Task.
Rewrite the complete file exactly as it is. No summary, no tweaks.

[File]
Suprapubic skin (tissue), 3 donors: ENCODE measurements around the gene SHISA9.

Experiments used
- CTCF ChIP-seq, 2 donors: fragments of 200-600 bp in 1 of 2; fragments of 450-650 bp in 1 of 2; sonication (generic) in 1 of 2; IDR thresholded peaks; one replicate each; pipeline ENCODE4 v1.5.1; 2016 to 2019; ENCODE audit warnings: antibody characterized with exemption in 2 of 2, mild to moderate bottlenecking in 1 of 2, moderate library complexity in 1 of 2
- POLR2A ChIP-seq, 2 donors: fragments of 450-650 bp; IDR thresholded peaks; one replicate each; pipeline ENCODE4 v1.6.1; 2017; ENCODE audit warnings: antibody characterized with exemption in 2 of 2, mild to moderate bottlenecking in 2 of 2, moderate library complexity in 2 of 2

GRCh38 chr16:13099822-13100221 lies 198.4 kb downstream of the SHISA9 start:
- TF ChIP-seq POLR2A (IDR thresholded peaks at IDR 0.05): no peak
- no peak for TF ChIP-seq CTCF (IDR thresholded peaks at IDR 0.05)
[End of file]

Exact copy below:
Suprapubic skin (tissue), 3 donors: ENCODE measurements around the gene SHISA9.

Experiments used
- CTCF ChIP-seq, 2 donors: fragments of 200-600 bp in 1 of 2; fragments of 450-650 bp in 1 of 2; sonication (generic) in 1 of 2; IDR thresholded peaks; one replicate each; pipeline ENCODE4 v1.5.1; 2016 to 2019; ENCODE audit warnings: antibody characterized with exemption in 2 of 2, mild to moderate bottlenecking in 1 of 2, moderate library complexity in 1 of 2
- POLR2A ChIP-seq, 2 donors: fragments of 450-650 bp; IDR thresholded peaks; one replicate each; pipeline ENCODE4 v1.6.1; 2017; ENCODE audit warnings: antibody characterized with exemption in 2 of 2, mild to moderate bottlenecking in 2 of 2, moderate library complexity in 2 of 2

GRCh38 chr16:13099822-13100221 lies 198.4 kb downstream of the SHISA9 start:
- TF ChIP-seq POLR2A (IDR thresholded peaks at IDR 0.05): no peak
- no peak for TF ChIP-seq CTCF (IDR thresholded peaks at IDR 0.05)